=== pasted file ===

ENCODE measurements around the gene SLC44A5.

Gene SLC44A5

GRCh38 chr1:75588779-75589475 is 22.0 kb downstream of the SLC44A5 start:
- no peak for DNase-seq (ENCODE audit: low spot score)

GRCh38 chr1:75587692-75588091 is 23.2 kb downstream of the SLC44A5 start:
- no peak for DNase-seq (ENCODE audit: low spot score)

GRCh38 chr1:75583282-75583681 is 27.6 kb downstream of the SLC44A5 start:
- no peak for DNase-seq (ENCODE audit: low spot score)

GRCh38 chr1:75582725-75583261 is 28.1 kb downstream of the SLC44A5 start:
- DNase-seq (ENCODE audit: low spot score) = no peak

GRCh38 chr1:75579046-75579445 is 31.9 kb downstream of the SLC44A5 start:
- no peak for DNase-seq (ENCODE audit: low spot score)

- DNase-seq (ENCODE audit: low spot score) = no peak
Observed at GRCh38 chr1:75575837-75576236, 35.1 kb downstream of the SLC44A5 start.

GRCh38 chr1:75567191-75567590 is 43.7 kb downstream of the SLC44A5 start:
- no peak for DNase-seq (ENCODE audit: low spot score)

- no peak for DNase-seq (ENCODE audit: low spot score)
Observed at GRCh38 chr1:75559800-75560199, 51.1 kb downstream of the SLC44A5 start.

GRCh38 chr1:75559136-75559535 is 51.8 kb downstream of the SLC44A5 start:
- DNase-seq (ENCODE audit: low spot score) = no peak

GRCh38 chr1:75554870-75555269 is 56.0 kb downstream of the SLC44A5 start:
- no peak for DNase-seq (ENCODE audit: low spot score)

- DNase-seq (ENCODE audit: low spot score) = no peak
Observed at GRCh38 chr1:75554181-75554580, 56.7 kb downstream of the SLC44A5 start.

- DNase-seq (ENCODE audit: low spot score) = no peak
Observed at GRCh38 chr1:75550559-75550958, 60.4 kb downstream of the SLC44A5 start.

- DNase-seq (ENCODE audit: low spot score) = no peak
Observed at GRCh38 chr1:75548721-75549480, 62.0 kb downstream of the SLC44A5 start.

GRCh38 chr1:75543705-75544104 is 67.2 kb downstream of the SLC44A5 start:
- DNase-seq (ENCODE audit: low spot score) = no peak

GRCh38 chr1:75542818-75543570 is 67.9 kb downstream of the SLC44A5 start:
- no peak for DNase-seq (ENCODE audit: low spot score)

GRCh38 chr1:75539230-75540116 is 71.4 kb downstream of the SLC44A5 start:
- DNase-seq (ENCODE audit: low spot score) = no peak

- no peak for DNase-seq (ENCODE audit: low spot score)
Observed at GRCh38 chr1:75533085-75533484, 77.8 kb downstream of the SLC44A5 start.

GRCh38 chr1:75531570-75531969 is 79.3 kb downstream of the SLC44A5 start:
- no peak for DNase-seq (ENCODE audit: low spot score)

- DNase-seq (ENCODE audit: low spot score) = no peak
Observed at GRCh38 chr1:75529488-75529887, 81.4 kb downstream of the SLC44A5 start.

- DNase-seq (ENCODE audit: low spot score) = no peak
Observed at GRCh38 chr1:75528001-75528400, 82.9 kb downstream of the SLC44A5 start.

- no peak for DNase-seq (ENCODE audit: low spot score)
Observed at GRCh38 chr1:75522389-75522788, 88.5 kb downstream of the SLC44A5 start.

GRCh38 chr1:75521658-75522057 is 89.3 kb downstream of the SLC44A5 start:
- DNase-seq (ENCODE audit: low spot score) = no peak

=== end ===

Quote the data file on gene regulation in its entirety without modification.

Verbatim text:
ENCODE measurements around the gene SLC44A5.

Gene SLC44A5

GRCh38 chr1:75588779-75589475 is 22.0 kb downstream of the SLC44A5 start:
- no peak for DNase-seq (ENCODE audit: low spot score)

GRCh38 chr1:75587692-75588091 is 23.2 kb downstream of the SLC44A5 start:
- no peak for DNase-seq (ENCODE audit: low spot score)

GRCh38 chr1:75583282-75583681 is 27.6 kb downstream of the SLC44A5 start:
- no peak for DNase-seq (ENCODE audit: low spot score)

GRCh38 chr1:75582725-75583261 is 28.1 kb downstream of the SLC44A5 start:
- DNase-seq (ENCODE audit: low spot score) = no peak

GRCh38 chr1:75579046-75579445 is 31.9 kb downstream of the SLC44A5 start:
- no peak for DNase-seq (ENCODE audit: low spot score)

- DNase-seq (ENCODE audit: low spot score) = no peak
Observed at GRCh38 chr1:75575837-75576236, 35.1 kb downstream of the SLC44A5 start.

GRCh38 chr1:75567191-75567590 is 43.7 kb downstream of the SLC44A5 start:
- no peak for DNase-seq (ENCODE audit: low spot score)

- no peak for DNase-seq (ENCODE audit: low spot score)
Observed at GRCh38 chr1:75559800-75560199, 51.1 kb downstream of the SLC44A5 start.

GRCh38 chr1:75559136-75559535 is 51.8 kb downstream of the SLC44A5 start:
- DNase-seq (ENCODE audit: low spot score) = no peak

GRCh38 chr1:75554870-75555269 is 56.0 kb downstream of the SLC44A5 start:
- no peak for DNase-seq (ENCODE audit: low spot score)

- DNase-seq (ENCODE audit: low spot score) = no peak
Observed at GRCh38 chr1:75554181-75554580, 56.7 kb downstream of the SLC44A5 start.

- DNase-seq (ENCODE audit: low spot score) = no peak
Observed at GRCh38 chr1:75550559-75550958, 60.4 kb downstream of the SLC44A5 start.

- DNase-seq (ENCODE audit: low spot score) = no peak
Observed at GRCh38 chr1:75548721-75549480, 62.0 kb downstream of the SLC44A5 start.

GRCh38 chr1:75543705-75544104 is 67.2 kb downstream of the SLC44A5 start:
- DNase-seq (ENCODE audit: low spot score) = no peak

GRCh38 chr1:75542818-75543570 is 67.9 kb downstream of the SLC44A5 start:
- no peak for DNase-seq (ENCODE audit: low spot score)

GRCh38 chr1:75539230-75540116 is 71.4 kb downstream of the SLC44A5 start:
- DNase-seq (ENCODE audit: low spot score) = no peak

- no peak for DNase-seq (ENCODE audit: low spot score)
Observed at GRCh38 chr1:75533085-75533484, 77.8 kb downstream of the SLC44A5 start.

GRCh38 chr1:75531570-75531969 is 79.3 kb downstream of the SLC44A5 start:
- no peak for DNase-seq (ENCODE audit: low spot score)

- DNase-seq (ENCODE audit: low spot score) = no peak
Observed at GRCh38 chr1:75529488-75529887, 81.4 kb downstream of the SLC44A5 start.

- DNase-seq (ENCODE audit: low spot score) = no peak
Observed at GRCh38 chr1:75528001-75528400, 82.9 kb downstream of the SLC44A5 start.

- no peak for DNase-seq (ENCODE audit: low spot score)
Observed at GRCh38 chr1:75522389-75522788, 88.5 kb downstream of the SLC44A5 start.

GRCh38 chr1:75521658-75522057 is 89.3 kb downstream of the SLC44A5 start:
- DNase-seq (ENCODE audit: low spot score) = no peak